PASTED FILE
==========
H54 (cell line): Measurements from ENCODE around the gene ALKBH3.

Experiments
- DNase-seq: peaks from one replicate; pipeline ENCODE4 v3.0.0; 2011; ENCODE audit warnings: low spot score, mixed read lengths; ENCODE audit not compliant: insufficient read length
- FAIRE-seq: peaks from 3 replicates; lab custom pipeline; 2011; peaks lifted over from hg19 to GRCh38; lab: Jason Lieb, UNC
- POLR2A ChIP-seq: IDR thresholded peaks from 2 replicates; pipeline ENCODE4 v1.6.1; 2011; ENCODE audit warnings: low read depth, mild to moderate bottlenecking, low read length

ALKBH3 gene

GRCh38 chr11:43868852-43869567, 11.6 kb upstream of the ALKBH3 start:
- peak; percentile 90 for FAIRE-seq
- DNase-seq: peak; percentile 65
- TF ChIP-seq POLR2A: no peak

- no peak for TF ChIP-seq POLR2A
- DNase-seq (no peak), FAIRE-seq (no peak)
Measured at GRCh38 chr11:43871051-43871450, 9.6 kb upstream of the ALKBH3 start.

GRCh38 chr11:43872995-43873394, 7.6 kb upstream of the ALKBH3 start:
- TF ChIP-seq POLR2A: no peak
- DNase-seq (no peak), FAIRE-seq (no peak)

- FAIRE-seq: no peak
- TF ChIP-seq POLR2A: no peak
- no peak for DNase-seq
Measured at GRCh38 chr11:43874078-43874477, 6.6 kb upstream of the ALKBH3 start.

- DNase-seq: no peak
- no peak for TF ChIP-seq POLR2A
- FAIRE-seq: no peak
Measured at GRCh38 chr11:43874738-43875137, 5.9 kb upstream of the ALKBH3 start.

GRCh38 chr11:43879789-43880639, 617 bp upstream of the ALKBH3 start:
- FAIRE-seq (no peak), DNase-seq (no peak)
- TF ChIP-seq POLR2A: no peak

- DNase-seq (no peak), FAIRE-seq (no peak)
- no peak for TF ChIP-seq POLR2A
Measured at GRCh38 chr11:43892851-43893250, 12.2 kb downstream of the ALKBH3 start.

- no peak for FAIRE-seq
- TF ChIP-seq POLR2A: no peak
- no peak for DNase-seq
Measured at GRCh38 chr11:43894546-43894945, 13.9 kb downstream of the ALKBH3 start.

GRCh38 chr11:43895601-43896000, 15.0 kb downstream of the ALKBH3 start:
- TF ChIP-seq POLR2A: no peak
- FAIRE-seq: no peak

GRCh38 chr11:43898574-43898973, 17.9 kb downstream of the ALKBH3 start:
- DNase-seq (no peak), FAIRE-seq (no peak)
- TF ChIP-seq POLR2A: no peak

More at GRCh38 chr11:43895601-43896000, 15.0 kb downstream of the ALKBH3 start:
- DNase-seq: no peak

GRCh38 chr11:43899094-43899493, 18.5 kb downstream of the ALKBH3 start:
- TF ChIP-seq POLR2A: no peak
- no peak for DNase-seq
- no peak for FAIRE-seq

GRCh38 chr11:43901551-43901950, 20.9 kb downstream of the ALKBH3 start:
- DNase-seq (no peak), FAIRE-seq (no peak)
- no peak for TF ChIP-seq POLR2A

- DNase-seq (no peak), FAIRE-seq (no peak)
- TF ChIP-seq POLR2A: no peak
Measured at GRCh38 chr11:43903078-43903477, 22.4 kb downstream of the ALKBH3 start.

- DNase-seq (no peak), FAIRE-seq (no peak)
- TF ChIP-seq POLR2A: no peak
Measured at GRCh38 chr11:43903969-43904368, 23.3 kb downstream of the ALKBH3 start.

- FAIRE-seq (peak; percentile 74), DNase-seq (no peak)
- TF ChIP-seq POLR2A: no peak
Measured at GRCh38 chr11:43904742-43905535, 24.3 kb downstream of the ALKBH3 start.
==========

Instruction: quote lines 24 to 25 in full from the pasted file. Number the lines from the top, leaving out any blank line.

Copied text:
Measured at GRCh38 chr11:43874738-43875137, 5.9 kb upstream of the ALKBH3 start.

GRCh38 chr11:43879789-43880639, 617 bp upstream of the ALKBH3 start: